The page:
In the new Apple Heart Study, researchers found that smartwatch device could help detect abnormal heart rhythm in users.
This finding provides valuable information for people to prevent stroke.
The research was conducted by researchers from the Stanford University School of Medicine.
Atrial fibrillation is the most common heart rhythm disorder. It is characterized by a rapid and irregular heartbeat.
The condition often starts as brief periods of abnormal beating which become longer and possibly constant over time.
The main symptoms include tiredness, palpitations, shortness of breath, and difficulty exercising. But some patients have no symptoms at all.
The disease causes 20 to 30% of strokes and can increase the risk of premature death.
In the study, the researchers aimed to find whether a mobile app that uses data from a heart-rate pulse sensor on the Apple Watch could help detect atrial fibrillation.
They examined more than 400,000 people and 6% of them were above the age of 65.
On each participant, the Apple Heart Study app checked the heart-rate pulse sensor for measurements of an irregular pulse.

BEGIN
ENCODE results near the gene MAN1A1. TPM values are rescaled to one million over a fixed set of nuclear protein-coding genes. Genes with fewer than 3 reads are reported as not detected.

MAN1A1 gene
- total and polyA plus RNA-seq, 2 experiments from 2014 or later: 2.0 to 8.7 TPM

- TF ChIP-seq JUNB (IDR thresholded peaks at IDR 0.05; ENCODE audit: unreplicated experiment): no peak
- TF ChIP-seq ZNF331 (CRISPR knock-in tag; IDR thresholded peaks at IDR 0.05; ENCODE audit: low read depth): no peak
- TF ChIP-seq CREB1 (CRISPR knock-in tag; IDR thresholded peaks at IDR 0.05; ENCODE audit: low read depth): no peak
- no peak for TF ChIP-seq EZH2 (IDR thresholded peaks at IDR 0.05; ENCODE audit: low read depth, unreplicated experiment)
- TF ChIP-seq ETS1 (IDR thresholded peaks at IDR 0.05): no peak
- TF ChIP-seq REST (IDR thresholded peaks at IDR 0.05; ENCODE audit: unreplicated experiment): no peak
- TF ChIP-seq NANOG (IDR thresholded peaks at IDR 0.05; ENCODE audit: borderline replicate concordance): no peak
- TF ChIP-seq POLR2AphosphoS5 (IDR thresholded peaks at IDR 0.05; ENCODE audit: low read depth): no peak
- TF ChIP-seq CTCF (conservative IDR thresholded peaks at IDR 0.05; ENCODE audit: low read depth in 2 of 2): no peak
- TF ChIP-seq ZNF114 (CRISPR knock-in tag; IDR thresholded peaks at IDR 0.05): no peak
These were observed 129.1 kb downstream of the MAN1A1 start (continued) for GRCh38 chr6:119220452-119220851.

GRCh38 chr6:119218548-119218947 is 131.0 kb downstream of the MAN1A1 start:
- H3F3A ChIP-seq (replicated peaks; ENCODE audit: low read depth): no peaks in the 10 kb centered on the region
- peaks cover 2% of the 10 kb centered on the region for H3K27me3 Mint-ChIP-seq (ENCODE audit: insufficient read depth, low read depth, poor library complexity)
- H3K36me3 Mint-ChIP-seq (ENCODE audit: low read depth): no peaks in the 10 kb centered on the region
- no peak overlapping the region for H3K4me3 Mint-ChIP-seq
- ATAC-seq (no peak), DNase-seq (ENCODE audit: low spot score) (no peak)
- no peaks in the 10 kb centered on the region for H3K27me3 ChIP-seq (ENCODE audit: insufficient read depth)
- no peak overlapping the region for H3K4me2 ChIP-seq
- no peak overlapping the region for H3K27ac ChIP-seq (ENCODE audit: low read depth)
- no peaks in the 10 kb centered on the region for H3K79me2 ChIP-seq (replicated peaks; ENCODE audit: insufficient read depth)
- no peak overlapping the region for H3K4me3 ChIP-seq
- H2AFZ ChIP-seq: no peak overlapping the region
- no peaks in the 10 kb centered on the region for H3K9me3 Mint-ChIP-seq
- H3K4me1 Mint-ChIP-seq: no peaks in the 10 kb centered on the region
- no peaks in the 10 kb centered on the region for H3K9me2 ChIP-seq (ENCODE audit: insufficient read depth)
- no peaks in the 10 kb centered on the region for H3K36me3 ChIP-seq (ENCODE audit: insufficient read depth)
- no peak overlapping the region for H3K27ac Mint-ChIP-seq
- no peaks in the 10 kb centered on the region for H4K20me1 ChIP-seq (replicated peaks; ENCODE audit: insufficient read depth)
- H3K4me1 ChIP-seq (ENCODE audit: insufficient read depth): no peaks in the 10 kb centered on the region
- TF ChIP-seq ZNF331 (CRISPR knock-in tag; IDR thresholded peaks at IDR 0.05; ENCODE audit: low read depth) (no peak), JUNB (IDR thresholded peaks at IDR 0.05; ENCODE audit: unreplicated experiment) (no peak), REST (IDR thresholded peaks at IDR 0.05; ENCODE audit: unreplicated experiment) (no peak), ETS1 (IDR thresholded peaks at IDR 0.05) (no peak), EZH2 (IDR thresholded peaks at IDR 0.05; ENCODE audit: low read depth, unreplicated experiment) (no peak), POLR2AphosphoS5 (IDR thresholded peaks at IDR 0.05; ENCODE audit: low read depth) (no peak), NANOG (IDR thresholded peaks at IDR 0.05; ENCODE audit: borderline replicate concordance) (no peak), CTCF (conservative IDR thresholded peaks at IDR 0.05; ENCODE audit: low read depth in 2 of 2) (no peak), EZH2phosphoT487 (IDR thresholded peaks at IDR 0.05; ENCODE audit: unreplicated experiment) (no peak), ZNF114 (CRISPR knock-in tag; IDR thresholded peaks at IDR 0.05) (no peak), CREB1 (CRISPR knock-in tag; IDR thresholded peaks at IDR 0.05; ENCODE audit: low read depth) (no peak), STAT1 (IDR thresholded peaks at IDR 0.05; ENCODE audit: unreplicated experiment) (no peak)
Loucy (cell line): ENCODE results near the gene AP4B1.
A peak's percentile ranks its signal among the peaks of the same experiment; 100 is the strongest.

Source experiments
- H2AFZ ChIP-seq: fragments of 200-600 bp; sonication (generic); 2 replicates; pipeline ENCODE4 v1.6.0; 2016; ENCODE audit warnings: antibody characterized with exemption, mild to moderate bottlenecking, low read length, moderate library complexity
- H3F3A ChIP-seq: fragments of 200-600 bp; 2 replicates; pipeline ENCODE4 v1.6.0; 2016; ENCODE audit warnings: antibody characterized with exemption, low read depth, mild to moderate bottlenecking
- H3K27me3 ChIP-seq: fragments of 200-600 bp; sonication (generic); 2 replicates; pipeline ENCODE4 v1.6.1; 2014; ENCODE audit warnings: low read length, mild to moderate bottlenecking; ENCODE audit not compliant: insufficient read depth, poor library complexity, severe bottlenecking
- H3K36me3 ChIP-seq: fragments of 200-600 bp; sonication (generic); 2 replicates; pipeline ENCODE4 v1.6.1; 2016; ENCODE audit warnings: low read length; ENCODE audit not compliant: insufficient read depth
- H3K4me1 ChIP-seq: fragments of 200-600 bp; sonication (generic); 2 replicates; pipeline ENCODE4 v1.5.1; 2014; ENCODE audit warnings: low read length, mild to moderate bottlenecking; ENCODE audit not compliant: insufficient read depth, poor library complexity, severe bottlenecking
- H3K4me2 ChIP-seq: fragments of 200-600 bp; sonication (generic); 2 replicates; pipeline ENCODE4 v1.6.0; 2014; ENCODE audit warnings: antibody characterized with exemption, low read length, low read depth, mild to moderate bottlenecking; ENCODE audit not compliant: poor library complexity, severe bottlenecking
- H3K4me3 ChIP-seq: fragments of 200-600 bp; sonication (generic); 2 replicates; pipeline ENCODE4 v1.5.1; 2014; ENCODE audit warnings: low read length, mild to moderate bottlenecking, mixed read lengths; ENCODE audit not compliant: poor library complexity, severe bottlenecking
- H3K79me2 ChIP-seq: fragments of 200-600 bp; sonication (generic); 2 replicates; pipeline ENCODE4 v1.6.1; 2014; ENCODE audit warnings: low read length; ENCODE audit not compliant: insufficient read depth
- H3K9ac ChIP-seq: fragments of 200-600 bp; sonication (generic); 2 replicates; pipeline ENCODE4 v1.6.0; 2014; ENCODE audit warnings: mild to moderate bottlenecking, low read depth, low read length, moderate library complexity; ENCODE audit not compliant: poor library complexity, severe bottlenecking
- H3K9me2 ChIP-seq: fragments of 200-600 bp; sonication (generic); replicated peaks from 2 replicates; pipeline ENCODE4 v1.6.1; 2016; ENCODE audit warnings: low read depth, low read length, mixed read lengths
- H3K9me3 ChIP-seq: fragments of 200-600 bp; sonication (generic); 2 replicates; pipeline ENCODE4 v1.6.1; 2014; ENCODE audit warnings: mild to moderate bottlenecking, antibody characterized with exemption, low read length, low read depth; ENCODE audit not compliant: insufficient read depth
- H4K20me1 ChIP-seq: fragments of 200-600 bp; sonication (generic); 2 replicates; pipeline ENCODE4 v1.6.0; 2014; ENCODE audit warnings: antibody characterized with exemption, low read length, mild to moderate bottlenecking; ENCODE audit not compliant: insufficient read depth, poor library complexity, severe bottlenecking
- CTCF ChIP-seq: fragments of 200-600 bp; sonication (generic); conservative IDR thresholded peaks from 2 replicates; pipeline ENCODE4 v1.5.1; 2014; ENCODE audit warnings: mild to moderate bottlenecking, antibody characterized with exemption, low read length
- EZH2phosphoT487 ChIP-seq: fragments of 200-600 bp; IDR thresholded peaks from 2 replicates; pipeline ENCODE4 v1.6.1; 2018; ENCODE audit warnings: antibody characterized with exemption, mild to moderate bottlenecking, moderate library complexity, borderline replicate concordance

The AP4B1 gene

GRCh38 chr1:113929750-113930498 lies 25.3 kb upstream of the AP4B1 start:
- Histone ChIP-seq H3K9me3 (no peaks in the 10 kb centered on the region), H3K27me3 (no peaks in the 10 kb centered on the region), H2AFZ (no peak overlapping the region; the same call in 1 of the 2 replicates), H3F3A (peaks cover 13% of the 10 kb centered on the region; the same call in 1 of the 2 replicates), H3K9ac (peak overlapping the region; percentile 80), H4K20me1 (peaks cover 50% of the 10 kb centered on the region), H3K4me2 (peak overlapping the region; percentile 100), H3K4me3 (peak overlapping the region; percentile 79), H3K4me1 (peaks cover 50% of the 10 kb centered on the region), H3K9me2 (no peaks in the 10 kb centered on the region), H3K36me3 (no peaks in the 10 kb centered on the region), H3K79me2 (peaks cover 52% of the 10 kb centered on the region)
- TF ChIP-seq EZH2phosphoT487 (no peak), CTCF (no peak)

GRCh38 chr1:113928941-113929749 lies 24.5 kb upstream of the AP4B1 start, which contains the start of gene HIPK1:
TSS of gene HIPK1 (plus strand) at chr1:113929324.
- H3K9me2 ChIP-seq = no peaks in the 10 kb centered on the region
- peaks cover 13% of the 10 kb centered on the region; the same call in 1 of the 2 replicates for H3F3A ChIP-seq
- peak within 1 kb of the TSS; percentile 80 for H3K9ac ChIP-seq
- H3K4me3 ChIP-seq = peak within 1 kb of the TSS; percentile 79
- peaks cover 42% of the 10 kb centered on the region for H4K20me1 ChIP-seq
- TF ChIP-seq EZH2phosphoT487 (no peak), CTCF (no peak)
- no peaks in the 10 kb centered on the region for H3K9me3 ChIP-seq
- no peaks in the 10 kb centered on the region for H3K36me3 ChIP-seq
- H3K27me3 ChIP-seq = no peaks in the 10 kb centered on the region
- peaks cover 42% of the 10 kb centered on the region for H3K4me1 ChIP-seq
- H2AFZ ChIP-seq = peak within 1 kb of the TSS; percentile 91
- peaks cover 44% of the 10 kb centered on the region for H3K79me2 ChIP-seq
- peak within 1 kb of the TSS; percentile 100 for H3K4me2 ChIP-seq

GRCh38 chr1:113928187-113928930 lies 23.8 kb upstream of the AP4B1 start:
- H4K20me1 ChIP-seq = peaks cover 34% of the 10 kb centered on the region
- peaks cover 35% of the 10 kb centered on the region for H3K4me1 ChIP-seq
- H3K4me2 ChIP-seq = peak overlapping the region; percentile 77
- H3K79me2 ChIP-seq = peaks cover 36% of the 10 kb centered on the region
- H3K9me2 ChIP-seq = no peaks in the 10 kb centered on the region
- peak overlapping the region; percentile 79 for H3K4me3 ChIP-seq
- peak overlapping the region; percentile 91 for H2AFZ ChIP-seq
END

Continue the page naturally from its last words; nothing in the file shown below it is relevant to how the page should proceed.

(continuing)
If an irregular pulse was detected, the participant received a notification and was asked to schedule a telemedicine consultation with a doctor involved in the study.
The team found that about 0.5% of participants received irregular pulse notifications.
In 84% of the time, participants who received irregular pulse notifications had atrial fibrillation at the time of the notification.
In addition, 34% of the participants who received irregular pulse notifications and followed up by using an ECG patch over a week had atrial fibrillation.
Finally, 57% of people who received irregular pulse notifications sought medical attention.
The findings suggest that smartwatch could help detect atrial fibrillation and start the treatment early to prevent stroke. It can help develop more predictive and preventive health care.
But there are still some problems. For example, many people wearing an Apple Watch will be younger and if they really have atrial fibrillation, it is hard for doctors to find the best way to deal with the condition.
Such a device may also bring a lot of anxiety among the people who wear it. Researchers also suggest that this device cannot replace standard techniques for diagnosing arrhythmias.
Future work needs to ensure that doctors, patients, and the healthcare system are all ready for this type of technology before it is used in a large population.
This is the largest study of a smartwatch app in detecting irregular heart rhythms including atrial fibrillation.
One author of the study is Mintu Turakhia, MD, associate professor of cardiovascular medicine.
The study was presented at the Meet the Trialist of the Apple Heart Study on Tuesday at EHRA 2019.
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